It’s been a while since I last posted something on my hōgen blog. Not that I haven’t wanted to. It’s just that I’ve been terribly busy with other projects, two of which are finally coming to an end. With luck, I should be able to write more about the two dialects I find particularly interesting: namely, the Okinawan dialect (including the Ryūkyūan language) and Kagoshima dialect.
But, for the time being, allow me to relate a funny conversation I had with my wife a few summers ago.
As my wife’s parents live a short walk from the sea, we often take our boys to play at the beach. Like many beaches in Japan, the one at Seaside Momochi has a large net that is designed to keep the jellyfish away from the swimmers. The nets don’t always work—the buggers still manage to get past them—but it is better than nothing.
When my wife was young, she lived in the prefecture of Saitama which lies just northwest of Tōkyō. Every summer, though, her mother would take an older sister and her to the town of Kushikino on the western coast Kagoshima prefecture where their grandparents lived.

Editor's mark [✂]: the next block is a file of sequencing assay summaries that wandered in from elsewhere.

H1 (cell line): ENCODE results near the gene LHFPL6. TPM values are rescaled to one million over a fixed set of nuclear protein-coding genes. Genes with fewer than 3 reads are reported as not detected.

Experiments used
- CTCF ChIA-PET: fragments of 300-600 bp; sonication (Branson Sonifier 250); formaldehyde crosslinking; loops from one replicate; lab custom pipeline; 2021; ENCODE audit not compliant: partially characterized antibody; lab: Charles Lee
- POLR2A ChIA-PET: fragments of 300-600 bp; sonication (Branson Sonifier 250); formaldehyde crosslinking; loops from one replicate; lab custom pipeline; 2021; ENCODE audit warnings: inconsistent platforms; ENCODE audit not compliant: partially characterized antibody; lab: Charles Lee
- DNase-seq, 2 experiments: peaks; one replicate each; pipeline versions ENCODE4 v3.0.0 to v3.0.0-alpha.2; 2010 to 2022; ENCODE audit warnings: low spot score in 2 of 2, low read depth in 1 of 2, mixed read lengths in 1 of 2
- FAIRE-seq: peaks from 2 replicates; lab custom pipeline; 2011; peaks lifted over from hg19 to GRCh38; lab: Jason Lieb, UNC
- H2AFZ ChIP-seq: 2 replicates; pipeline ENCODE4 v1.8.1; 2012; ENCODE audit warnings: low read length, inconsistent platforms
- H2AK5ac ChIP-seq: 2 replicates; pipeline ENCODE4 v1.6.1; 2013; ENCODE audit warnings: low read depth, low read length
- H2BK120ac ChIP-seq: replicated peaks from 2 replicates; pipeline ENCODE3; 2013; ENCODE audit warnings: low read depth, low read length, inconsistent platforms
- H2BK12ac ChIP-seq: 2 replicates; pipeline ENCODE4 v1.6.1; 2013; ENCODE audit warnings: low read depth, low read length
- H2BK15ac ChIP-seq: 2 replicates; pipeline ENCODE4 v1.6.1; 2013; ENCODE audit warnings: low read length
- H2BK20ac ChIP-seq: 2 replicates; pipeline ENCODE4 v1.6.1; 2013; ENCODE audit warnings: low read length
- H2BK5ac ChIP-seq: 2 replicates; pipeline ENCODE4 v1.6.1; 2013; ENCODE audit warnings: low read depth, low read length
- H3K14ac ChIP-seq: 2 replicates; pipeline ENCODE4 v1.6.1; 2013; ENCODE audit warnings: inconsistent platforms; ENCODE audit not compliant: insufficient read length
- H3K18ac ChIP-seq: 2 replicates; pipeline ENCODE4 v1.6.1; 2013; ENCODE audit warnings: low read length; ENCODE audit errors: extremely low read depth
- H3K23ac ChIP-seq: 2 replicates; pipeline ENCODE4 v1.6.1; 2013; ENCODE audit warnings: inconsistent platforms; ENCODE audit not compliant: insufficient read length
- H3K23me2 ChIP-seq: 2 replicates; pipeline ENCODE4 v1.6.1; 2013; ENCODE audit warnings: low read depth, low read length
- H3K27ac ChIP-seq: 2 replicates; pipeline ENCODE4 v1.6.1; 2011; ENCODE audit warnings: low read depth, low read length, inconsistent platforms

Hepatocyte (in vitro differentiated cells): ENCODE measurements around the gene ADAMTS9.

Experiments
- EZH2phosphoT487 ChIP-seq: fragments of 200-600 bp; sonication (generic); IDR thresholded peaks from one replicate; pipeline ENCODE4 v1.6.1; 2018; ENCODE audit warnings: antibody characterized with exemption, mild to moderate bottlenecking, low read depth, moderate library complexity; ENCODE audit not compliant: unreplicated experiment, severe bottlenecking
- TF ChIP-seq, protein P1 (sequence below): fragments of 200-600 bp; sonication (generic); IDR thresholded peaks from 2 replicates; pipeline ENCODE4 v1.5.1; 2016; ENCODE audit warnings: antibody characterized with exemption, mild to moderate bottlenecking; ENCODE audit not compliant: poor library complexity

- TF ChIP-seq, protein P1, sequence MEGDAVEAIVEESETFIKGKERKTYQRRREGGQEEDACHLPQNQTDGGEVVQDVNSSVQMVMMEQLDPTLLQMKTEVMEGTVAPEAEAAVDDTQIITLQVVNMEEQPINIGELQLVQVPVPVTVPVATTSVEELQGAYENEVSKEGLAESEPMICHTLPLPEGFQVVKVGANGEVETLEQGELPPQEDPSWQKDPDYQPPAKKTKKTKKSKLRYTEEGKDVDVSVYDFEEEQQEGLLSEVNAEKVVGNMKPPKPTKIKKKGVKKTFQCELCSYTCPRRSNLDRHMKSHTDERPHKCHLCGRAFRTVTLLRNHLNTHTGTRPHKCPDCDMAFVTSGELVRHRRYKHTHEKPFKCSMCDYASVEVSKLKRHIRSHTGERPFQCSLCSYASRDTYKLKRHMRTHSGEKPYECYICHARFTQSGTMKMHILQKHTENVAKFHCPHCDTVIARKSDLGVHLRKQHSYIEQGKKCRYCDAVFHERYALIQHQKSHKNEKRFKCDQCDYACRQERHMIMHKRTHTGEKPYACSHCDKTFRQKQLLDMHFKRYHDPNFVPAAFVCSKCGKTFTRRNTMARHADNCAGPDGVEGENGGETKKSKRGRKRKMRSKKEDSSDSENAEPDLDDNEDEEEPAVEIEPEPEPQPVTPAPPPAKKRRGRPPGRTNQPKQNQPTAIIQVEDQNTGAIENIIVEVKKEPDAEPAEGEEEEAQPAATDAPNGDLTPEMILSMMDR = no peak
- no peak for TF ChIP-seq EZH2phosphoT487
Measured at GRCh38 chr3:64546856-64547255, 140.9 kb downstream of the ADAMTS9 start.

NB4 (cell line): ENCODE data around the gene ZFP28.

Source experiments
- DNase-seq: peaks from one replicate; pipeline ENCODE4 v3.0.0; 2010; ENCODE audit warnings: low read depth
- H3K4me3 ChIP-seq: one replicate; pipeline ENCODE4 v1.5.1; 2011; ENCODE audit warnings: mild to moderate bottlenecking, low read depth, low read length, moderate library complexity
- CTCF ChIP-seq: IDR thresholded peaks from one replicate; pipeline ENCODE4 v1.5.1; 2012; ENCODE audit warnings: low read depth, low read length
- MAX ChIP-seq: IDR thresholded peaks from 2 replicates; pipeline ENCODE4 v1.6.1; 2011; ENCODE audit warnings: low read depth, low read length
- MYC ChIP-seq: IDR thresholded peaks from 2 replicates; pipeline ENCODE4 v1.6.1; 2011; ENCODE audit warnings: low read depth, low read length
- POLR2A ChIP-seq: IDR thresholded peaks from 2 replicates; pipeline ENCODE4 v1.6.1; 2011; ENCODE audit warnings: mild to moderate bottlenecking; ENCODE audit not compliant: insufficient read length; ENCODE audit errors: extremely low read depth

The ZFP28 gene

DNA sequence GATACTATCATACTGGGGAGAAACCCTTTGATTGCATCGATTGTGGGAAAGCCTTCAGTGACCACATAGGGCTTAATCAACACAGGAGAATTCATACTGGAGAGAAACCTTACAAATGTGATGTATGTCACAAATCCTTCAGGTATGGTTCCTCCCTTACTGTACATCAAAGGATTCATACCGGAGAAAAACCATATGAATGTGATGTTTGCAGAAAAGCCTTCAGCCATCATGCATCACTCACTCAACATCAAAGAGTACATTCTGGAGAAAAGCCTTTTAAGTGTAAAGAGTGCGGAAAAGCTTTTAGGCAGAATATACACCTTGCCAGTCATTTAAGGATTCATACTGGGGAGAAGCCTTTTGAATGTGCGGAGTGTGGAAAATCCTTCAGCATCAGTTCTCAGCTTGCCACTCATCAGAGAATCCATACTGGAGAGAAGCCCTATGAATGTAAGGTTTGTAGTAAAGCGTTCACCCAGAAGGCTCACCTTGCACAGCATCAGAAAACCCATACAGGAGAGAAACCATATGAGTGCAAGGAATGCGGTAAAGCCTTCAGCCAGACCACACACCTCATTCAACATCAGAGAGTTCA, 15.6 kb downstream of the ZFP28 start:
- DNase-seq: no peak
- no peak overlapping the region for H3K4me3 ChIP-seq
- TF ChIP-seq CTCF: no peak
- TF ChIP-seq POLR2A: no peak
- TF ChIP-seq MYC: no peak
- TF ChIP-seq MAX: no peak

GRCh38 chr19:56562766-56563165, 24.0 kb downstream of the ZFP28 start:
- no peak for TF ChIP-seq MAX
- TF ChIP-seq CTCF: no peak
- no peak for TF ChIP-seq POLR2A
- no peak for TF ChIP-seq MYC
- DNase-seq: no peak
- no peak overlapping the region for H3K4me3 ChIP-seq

Having heard that they used to spend every day at the beach, I asked my wife if she had ever been stung by a kurage (jellyfish).
“Kurage? No,” she answered. “But I was stung by an ira once.”
I had never heard of an ira before so I asked what it looked like.
She said she wasn’t quite sure, but added, “All I remember is that it hurt like the dickens.”
Looking up ira, I discovered that the word was from the Kagoshima dialect and meant—surprise, surprise—kurage.
“Oh, so I have been stung by a jellyfish after all.”
 Kushikino is now called Ichiki-kushikino-shi (いちき串木野市) after the city merged with the neighboring town in 2005. Because neither town was willing to abandon their name, the new city’s was named after a tongue-twisting amalgamation of the two. Apparently, Ichiki-kushikino-shi is the city with the longest name in Japan. So that’s something. For the most ridiculous address in Japan, go here.
 To be precise, ira refers to a specific kind of jellyfish, the andon kurage (行灯海月, Carybdea rastoni) which has a much stronger poison than the more common aka kurage (赤海月, Chrysaora pacifica).